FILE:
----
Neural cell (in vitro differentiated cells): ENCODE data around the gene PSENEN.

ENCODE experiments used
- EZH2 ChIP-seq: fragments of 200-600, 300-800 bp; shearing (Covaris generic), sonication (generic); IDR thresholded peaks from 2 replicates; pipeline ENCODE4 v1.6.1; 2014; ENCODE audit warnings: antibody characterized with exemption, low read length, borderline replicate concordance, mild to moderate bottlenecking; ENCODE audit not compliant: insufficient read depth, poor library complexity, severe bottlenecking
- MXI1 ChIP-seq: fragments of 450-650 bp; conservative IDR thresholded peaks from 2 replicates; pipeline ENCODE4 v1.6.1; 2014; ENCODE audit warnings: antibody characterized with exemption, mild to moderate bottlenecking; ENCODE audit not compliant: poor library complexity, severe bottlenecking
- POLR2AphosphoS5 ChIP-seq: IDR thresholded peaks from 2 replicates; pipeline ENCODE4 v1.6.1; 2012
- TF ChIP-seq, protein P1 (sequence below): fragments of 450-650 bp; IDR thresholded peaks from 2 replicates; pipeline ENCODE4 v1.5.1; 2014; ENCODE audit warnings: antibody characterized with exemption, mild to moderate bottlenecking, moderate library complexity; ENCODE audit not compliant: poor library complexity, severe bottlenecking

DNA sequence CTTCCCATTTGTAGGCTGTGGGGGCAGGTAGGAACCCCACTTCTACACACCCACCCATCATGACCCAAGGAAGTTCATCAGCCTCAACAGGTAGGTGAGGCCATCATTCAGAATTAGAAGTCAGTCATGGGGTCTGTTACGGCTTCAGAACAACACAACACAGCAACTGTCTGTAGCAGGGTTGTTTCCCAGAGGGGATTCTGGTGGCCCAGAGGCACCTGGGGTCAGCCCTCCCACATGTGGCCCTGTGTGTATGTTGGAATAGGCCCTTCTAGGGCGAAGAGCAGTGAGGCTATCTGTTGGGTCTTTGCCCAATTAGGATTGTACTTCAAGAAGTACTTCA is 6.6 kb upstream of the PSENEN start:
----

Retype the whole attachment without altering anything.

Neural cell (in vitro differentiated cells): ENCODE data around the gene PSENEN.

ENCODE experiments used
- EZH2 ChIP-seq: fragments of 200-600, 300-800 bp; shearing (Covaris generic), sonication (generic); IDR thresholded peaks from 2 replicates; pipeline ENCODE4 v1.6.1; 2014; ENCODE audit warnings: antibody characterized with exemption, low read length, borderline replicate concordance, mild to moderate bottlenecking; ENCODE audit not compliant: insufficient read depth, poor library complexity, severe bottlenecking
- MXI1 ChIP-seq: fragments of 450-650 bp; conservative IDR thresholded peaks from 2 replicates; pipeline ENCODE4 v1.6.1; 2014; ENCODE audit warnings: antibody characterized with exemption, mild to moderate bottlenecking; ENCODE audit not compliant: poor library complexity, severe bottlenecking
- POLR2AphosphoS5 ChIP-seq: IDR thresholded peaks from 2 replicates; pipeline ENCODE4 v1.6.1; 2012
- TF ChIP-seq, protein P1 (sequence below): fragments of 450-650 bp; IDR thresholded peaks from 2 replicates; pipeline ENCODE4 v1.5.1; 2014; ENCODE audit warnings: antibody characterized with exemption, mild to moderate bottlenecking, moderate library complexity; ENCODE audit not compliant: poor library complexity, severe bottlenecking

DNA sequence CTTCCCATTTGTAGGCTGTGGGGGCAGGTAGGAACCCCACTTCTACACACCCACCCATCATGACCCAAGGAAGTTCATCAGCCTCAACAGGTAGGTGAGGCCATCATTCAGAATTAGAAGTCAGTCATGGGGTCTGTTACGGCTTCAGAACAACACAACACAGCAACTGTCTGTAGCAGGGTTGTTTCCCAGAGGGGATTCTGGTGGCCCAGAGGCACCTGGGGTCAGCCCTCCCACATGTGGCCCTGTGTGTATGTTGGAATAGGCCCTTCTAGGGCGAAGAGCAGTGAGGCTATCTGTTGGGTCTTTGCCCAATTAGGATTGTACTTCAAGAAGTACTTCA is 6.6 kb upstream of the PSENEN start: